I didn't give the guitar back to Hank. There really was no question that it was mine, now.
"What was the tune you played just before 'Bob Dobson'?" Hank asked. "It's real pretty."
"It's called 'The Shepard's Lament'," Mike said.
"Arthur learned it from a voice in his head," added Terry.
Hank gave me a skeptical look and asked, "You write?"
"Sometimes," said Ursus. "What kind of deal can you find me on an amp?"
Hank had his copy of the due bill. "I can't swing the guitar and more than a small practice amp for this much."
"I have some more, if you have something in mind that's worth it."
"Let's go count it." It was perhaps bad bargaining strategy to let a salesman know how much I had in advance, but Hank gave off the vibe of being a good guy. Plus, he was the owner. If I managed to provoke his sympathy, he had the power to give a steep discount. We went over to the counter, and I counted out the rest of my savings, including all the change.
He thought for a bit. "You seem to care more about sound than name. There might be something I can do." He went over to the amp rack and pulled out a full-size combo model. He took it back near the counter and plugged it in. The brand name said "Go Box Max Reverb."
"This is a used semi-knockoff, from our friends in Formosa, of a Checker Super Reverb, but it uses fewer valves and more solid state components. Being used, you can expect to start replacing the valves it does have sooner than otherwise, but none of them are proprietary, so you can pick replacements up everywhere. It's professional equipment, suitable for any venue up to ballroom size or so. Try it out."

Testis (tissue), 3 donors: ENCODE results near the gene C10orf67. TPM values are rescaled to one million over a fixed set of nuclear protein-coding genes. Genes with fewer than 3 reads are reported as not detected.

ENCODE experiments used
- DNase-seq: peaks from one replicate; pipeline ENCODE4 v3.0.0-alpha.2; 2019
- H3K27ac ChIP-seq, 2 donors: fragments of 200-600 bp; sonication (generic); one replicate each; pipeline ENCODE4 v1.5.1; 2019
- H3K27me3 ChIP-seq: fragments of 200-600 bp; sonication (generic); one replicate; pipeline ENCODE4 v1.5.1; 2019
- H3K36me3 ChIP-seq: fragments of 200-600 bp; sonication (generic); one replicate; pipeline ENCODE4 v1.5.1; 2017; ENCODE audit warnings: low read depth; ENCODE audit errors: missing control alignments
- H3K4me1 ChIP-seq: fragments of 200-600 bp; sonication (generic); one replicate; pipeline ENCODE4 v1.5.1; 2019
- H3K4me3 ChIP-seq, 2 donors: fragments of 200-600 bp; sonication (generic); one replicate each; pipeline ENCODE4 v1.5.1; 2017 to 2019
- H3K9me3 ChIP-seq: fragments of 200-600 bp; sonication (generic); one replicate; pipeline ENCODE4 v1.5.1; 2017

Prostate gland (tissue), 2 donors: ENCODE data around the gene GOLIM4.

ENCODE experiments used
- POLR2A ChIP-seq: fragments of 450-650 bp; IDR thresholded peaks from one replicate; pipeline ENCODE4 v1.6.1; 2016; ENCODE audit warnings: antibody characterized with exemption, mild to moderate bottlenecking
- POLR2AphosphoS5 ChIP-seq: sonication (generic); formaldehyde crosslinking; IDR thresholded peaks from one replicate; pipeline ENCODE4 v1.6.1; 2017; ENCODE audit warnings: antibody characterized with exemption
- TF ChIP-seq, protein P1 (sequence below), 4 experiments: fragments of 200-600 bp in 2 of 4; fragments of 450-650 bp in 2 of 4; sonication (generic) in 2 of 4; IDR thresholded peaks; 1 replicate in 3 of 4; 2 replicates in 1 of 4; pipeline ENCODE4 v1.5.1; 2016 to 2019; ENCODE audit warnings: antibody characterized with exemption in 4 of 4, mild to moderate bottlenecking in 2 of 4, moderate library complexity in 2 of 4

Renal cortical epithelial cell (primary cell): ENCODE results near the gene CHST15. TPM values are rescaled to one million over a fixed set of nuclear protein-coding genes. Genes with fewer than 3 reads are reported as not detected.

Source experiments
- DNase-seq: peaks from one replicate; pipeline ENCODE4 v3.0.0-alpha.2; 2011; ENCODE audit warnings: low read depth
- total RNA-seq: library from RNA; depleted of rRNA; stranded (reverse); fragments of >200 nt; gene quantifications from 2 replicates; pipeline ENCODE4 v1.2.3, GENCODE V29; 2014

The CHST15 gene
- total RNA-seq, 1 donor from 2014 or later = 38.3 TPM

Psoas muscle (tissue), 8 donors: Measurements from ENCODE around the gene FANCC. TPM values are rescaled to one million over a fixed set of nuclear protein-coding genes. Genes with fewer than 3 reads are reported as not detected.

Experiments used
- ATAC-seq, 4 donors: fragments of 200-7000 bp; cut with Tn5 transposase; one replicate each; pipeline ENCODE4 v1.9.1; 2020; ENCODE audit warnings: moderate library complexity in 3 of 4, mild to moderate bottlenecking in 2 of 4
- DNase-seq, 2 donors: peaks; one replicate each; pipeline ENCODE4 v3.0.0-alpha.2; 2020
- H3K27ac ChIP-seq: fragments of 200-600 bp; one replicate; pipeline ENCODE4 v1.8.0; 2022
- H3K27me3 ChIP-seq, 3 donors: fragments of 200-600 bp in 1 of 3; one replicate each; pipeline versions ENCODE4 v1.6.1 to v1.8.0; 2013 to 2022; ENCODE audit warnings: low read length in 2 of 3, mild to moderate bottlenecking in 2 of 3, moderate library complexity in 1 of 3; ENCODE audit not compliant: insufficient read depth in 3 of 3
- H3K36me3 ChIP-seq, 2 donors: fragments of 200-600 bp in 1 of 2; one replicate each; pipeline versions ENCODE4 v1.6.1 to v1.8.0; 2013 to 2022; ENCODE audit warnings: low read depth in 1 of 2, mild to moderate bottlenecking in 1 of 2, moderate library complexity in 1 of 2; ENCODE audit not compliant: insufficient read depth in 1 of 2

Terry helpfully fetched the guitar cord from where I had left it near the Checker. I plugged in, adjusted the volume, ran through some scales, and played "The Shepard's Lament" again. Then I did it over with the reverb and vibrato turned on.
"Sounds good," said Danny.
"I agree," said Kirsten.
It sounded fine to me, too, and Ursus approved. "All right," I said. "I'll take this guitar and that amp."
"There's still a problem," said Hank. "I'll be cutting my profit to the bone, even for all the money you have." I was about to tell him that I was sorry we couldn't do business, but he continued, "Your parents mentioned something about lessons. I normally give a ten-percent discount for regular students here, and that would be enough for us to do the deal. What do you say?" Hank was a good salesman.
Ursus, I don't want to go spending my parent's money on lessons I don't need!
It often doesn't hurt to have someone critique the style of even an experienced musician, he said, and we're still working on this body's muscle memory, no matter how fast we've been progressing. Besides, he didn't say how long we had to take the lessons. We can always quit if they aren't helpful.
Sometimes, I wonder if you are evil. "When are lessons available?" I asked Hank.
"Lots of tutors work out of this place, and someone can be found at pretty much any hour. Heck, I have an old bluesman giving lessons here to the nocturnal after the bars close. It's more a matter of making sure the practice rooms don't get overbooked, but if you can come here after school during the week, I'd like to tutor you myself. The speed you've been making progress intrigues me."
"All right, I guess we have a deal."
Hank went back behind the counter and pulled out what appeared to be a schedule book. "How about Tuesdays and Fridays from 3:00 to 3:30?"
"I don't get off until 3:15. I'm still at Jewel Staid."
"See you tomorrow, then, or would you rather wait until school starts back up?"